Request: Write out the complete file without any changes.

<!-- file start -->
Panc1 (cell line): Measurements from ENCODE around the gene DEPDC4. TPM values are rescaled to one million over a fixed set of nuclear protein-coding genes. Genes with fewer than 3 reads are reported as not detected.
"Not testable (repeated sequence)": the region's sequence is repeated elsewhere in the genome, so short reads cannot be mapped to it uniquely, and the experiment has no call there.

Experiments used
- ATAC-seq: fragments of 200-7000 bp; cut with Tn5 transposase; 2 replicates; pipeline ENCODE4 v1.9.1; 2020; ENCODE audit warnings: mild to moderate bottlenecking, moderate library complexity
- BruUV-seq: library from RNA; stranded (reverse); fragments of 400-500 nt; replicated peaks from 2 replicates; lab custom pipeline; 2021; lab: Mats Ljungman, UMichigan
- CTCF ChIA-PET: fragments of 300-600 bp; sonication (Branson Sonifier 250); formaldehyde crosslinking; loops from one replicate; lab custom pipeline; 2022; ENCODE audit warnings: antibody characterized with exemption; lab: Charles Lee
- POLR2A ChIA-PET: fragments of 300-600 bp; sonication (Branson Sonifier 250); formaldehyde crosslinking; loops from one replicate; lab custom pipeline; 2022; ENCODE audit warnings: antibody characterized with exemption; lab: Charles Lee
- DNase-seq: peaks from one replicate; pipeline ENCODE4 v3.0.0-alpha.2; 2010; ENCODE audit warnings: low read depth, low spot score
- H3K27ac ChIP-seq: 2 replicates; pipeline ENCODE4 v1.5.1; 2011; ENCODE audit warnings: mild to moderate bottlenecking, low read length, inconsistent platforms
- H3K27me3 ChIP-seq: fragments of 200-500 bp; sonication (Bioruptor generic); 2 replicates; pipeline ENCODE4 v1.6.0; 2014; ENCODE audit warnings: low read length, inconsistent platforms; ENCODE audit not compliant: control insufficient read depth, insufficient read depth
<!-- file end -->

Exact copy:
Panc1 (cell line): Measurements from ENCODE around the gene DEPDC4. TPM values are rescaled to one million over a fixed set of nuclear protein-coding genes. Genes with fewer than 3 reads are reported as not detected.
"Not testable (repeated sequence)": the region's sequence is repeated elsewhere in the genome, so short reads cannot be mapped to it uniquely, and the experiment has no call there.

Experiments used
- ATAC-seq: fragments of 200-7000 bp; cut with Tn5 transposase; 2 replicates; pipeline ENCODE4 v1.9.1; 2020; ENCODE audit warnings: mild to moderate bottlenecking, moderate library complexity
- BruUV-seq: library from RNA; stranded (reverse); fragments of 400-500 nt; replicated peaks from 2 replicates; lab custom pipeline; 2021; lab: Mats Ljungman, UMichigan
- CTCF ChIA-PET: fragments of 300-600 bp; sonication (Branson Sonifier 250); formaldehyde crosslinking; loops from one replicate; lab custom pipeline; 2022; ENCODE audit warnings: antibody characterized with exemption; lab: Charles Lee
- POLR2A ChIA-PET: fragments of 300-600 bp; sonication (Branson Sonifier 250); formaldehyde crosslinking; loops from one replicate; lab custom pipeline; 2022; ENCODE audit warnings: antibody characterized with exemption; lab: Charles Lee
- DNase-seq: peaks from one replicate; pipeline ENCODE4 v3.0.0-alpha.2; 2010; ENCODE audit warnings: low read depth, low spot score
- H3K27ac ChIP-seq: 2 replicates; pipeline ENCODE4 v1.5.1; 2011; ENCODE audit warnings: mild to moderate bottlenecking, low read length, inconsistent platforms
- H3K27me3 ChIP-seq: fragments of 200-500 bp; sonication (Bioruptor generic); 2 replicates; pipeline ENCODE4 v1.6.0; 2014; ENCODE audit warnings: low read length, inconsistent platforms; ENCODE audit not compliant: control insufficient read depth, insufficient read depth